Learn English – About ”It is nice to see you”

syntactic-analysis

First of all, I am not good at English but I have to mention this. İt's annoying me. Please excuse my usage of language.

''It is nice to see you.''

What is the subject of this sentence? What is the thing that is nice? Obviously, it is ''to see''. To see you is nice. But according to the sentence above ''it'' is subject of this sentence. But according to the reasoning, to see is the subject, too. In the final analysis, we can say that we have two words that have the same meaning. As long as two things have the same meaning we can use the one instead of the other one. Therefore, if ''it'' is the same thing with ''to see'' then we can say that to see is nice to see you.

Or let me ask you this: Why do you use such a structure? And what do you think about it?

Best Answer

I didn't look up all the previous questions on the topic but I think I remember reading the term indefinite pronoun. You might as well say "all is nice seeing you". all is necessarily underspecified, because most of it unknown.

However, I want to note that this escapes logical analysis, because it's intuitive, colloquial speech, learned naturally with childish logic. Not to underestimate children and the aptitude of their parents, but a formalized, prescriptive, compulsory education as we know it is kind of a new thing. The question should really be where the expression is from.

It exists similarly in Germanic languages, in Russian and French, at least. I can only speak to German and French, for the others I only looked at Swedish "it rains" (det regnar) and Russian "it's cold" (tam xlad, and that's not standard). Not that Ru. tam and Proto-Germanic *þat (Sw. det, En. that), are from Proto-Indo-European *tód, nominative and accusative singular neuter of *só ("that").

The French really go through with all the ce in qu'est-ce que c'est "what's that there". There were malapropism or mishearing, rebracketing (I forgot [1]) involved in the development of French question phrasing, too (so much for naive language). ce is actually said to come from Old cil, From Vulgar Latin *ecce-illum, related to Classical Latin ecce (an interjection look! see! here!) and eccum, etc. I think our it is pretty much comparable in this use, a demonstrative pronoun. "that is nice to see you" would for some reasons remind of conjunctive "that" introducing subclauses. I mean that is reminiscent of and, another conjunction in "and, how are you?". Also compare "look at you, look who's there". Incidentally, it and here derive from the same root.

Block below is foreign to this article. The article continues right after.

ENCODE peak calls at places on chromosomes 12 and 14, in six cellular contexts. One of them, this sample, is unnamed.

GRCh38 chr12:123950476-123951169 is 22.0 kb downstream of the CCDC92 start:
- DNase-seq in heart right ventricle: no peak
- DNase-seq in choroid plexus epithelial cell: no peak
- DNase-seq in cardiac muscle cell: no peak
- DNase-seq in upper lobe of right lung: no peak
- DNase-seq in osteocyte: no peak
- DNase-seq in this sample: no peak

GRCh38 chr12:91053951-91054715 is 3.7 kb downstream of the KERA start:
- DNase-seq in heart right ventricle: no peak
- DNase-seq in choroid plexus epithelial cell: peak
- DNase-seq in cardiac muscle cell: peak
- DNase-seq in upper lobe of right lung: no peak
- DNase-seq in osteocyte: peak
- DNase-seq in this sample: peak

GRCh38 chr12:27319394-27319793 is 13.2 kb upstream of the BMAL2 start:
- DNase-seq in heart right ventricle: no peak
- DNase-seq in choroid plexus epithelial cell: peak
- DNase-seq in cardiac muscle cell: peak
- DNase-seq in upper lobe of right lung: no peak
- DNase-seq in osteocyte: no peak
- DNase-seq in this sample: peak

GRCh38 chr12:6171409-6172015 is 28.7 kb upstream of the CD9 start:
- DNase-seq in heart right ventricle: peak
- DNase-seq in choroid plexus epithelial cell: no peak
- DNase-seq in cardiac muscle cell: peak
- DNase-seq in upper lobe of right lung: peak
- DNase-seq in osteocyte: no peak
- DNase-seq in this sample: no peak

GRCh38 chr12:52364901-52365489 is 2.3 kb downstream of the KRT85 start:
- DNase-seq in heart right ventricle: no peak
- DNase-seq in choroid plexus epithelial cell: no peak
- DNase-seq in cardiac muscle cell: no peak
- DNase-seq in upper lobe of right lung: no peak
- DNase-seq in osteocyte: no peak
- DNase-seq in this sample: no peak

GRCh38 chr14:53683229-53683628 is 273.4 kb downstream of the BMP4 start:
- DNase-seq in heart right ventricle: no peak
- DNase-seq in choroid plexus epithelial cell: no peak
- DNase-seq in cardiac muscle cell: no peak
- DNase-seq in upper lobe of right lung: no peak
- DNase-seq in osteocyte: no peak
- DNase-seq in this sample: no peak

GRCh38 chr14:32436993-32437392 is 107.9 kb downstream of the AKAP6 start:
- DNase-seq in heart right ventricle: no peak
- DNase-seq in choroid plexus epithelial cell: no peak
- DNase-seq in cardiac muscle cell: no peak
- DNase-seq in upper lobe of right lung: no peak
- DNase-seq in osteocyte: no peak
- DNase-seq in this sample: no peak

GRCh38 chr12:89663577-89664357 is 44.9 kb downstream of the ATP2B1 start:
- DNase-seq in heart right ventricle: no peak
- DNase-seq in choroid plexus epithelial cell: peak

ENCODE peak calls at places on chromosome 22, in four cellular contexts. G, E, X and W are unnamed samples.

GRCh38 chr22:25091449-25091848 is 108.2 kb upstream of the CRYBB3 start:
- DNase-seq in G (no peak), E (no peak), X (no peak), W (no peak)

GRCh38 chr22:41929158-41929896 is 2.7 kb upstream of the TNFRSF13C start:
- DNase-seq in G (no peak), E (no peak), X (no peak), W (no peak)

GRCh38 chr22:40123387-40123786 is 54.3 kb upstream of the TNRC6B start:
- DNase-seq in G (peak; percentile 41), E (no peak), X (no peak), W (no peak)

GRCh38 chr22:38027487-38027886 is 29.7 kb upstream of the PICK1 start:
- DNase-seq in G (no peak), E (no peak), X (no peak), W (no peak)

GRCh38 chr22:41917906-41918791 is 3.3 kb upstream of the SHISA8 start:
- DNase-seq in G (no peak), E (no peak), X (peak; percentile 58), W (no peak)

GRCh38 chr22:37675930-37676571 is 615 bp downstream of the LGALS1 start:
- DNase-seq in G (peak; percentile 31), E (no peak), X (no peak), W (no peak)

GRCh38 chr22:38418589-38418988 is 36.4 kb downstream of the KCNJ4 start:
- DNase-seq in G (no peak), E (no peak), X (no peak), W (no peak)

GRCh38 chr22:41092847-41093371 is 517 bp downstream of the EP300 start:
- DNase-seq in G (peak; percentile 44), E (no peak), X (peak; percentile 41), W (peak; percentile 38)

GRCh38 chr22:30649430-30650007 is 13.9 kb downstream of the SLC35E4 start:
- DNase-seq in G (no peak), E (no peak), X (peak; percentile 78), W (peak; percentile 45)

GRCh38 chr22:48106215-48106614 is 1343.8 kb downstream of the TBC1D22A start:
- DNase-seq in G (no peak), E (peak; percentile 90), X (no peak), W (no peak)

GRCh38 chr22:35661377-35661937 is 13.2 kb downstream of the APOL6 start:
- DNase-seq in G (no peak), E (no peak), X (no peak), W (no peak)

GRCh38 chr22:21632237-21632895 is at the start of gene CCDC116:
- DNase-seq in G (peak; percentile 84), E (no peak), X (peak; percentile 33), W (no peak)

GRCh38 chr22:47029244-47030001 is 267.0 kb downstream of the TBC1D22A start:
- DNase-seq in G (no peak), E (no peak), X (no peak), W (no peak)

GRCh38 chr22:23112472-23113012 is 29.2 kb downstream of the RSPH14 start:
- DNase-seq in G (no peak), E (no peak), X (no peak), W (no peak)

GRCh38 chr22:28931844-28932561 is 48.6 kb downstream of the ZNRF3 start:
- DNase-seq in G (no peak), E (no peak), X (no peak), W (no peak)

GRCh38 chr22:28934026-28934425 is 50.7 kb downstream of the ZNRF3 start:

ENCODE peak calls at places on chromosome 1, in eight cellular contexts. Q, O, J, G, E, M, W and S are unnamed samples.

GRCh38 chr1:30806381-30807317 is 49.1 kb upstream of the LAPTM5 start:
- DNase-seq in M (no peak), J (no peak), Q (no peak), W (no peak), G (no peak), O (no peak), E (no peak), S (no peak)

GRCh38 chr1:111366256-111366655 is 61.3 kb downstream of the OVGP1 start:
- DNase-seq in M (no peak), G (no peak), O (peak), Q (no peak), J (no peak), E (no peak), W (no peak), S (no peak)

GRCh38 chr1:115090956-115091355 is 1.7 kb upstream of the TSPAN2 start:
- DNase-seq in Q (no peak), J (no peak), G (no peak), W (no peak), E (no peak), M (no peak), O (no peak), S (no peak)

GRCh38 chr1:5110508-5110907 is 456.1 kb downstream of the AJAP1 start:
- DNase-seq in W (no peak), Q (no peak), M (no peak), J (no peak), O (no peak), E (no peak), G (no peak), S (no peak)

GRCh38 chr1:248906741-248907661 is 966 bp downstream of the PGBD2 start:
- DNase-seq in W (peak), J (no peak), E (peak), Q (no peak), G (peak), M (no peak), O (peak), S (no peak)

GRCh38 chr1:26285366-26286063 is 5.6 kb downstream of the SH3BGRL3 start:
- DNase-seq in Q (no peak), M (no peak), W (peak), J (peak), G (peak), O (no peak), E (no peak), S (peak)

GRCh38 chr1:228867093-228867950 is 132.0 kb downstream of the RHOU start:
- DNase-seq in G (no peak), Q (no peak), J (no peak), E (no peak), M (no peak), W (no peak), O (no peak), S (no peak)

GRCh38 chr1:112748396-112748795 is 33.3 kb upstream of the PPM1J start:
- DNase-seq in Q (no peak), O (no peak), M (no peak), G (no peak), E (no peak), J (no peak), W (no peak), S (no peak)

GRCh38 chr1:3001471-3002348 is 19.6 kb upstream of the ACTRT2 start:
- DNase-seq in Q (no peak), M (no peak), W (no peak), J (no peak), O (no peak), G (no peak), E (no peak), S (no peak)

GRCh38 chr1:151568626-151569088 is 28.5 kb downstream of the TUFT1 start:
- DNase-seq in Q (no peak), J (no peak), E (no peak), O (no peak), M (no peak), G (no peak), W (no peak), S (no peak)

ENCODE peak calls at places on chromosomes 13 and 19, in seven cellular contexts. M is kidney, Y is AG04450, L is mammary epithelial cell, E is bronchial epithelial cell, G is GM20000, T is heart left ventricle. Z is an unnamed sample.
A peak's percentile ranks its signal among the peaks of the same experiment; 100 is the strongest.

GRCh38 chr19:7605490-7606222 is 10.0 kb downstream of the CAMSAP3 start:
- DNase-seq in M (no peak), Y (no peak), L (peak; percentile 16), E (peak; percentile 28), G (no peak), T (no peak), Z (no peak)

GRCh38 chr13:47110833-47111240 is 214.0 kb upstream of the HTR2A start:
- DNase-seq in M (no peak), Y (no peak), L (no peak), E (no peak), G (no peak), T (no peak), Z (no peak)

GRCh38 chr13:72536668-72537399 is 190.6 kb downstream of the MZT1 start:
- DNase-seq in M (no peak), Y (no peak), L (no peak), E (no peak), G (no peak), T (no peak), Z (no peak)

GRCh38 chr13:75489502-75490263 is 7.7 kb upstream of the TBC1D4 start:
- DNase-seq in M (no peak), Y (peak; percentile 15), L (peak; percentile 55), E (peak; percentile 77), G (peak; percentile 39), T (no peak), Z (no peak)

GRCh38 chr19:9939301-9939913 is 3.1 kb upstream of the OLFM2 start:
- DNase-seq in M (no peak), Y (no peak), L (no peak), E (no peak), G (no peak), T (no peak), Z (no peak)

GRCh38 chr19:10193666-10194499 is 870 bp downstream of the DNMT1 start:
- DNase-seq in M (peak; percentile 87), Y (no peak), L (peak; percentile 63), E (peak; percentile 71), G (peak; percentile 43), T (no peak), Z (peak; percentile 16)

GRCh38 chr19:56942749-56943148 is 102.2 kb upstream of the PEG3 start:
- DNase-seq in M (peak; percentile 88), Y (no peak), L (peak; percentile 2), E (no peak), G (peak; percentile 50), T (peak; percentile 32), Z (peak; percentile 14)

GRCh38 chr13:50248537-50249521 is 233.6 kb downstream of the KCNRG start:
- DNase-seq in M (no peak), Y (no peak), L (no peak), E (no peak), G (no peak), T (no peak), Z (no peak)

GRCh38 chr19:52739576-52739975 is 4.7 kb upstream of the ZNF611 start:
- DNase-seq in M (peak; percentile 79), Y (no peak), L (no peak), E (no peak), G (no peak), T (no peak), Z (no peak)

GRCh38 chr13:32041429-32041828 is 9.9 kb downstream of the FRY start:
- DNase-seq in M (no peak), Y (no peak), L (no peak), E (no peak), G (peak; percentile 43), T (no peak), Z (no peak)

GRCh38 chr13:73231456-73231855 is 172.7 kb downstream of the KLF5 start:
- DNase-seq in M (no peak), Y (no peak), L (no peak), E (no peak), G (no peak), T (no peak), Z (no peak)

Not to mention that *so (see above) reminds not just a bit of English so (PIE *swe~se) which works as a largely meaningless emphatic sentence introduction as well (cp. It is such a nice day, and Ger. So ein schoener Tag ist es).

On a very basic level, your interpretation it=see is feasible, if you use the nominalized form: seeing is nice, seeing you; that's a minimal context, opposed to an all encompassing one. For it's simplicity, it might have a particular value. Asking what is "it" might reveal a lot of subtleties.

You have to wonder where the proscription of naming oneself first (in a list of people, mostly) comes from. Obviously that's a form of courtesy.

[1] probably heard it, though I only remember Canadian French mentioned, in Lexicon Valley, in a recent episode on the letter T